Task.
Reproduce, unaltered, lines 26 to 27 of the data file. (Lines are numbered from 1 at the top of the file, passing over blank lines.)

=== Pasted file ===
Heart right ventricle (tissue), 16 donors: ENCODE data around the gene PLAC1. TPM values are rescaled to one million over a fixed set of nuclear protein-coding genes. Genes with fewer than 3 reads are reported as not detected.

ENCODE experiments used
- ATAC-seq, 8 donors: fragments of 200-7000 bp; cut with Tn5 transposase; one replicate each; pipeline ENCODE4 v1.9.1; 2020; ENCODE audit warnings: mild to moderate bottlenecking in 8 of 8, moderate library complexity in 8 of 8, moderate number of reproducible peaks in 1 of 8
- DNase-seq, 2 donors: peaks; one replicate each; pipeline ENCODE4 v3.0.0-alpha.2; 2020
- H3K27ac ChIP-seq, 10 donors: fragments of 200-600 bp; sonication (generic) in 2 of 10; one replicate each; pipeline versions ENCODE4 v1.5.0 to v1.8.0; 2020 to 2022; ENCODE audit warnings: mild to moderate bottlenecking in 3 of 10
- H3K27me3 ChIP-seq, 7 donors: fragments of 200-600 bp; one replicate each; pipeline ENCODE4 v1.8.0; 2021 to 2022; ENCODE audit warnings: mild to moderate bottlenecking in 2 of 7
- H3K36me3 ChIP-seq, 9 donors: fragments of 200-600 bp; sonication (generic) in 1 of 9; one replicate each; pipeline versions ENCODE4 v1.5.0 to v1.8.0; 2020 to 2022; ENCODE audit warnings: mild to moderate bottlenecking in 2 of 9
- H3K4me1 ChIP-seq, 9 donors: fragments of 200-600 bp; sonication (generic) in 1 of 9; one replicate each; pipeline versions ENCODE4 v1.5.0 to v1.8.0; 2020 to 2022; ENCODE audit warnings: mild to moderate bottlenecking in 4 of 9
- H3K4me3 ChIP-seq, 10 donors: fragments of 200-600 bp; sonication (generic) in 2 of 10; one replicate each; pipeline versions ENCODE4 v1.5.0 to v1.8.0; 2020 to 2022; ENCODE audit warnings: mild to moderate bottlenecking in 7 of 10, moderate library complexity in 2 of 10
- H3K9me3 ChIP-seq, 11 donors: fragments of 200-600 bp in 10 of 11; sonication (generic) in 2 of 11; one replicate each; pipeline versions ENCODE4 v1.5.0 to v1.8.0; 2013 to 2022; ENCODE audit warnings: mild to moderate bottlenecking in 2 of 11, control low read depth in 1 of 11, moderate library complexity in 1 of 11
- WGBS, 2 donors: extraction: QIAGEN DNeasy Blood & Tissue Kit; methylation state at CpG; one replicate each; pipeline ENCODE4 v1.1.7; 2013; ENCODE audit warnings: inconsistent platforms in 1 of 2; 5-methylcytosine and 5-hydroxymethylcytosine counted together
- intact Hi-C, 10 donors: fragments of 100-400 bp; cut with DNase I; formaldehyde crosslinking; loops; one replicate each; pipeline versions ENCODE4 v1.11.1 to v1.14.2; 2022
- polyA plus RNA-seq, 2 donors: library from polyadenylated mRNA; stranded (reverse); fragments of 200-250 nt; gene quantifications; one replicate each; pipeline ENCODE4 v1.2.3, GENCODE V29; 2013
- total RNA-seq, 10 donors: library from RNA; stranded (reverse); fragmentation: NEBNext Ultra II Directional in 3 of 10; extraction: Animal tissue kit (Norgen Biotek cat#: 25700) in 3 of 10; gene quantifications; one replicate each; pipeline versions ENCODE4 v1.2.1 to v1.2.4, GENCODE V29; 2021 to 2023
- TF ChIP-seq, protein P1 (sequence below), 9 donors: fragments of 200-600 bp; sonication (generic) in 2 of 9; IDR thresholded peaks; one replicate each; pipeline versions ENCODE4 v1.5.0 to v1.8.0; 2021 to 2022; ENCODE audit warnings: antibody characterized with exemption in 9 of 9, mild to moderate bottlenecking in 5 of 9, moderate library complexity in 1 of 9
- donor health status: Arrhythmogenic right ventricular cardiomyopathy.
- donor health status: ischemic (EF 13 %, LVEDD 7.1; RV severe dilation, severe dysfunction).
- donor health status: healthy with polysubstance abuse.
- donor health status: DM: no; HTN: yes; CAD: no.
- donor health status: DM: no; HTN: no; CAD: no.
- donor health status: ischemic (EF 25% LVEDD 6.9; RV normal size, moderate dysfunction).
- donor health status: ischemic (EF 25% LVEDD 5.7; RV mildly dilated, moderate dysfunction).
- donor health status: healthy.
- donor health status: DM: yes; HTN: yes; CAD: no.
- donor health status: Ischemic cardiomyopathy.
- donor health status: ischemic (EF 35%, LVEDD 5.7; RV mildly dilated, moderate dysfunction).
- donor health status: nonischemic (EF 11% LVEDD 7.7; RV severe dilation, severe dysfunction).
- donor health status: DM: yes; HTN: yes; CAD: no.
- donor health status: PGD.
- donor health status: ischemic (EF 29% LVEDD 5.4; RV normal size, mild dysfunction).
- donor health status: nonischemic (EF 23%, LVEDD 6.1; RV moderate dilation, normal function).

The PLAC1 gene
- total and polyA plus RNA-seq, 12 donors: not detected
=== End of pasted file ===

- donor health status: ischemic (EF 35%, LVEDD 5.7; RV mildly dilated, moderate dysfunction).
- donor health status: nonischemic (EF 11% LVEDD 7.7; RV severe dilation, severe dysfunction).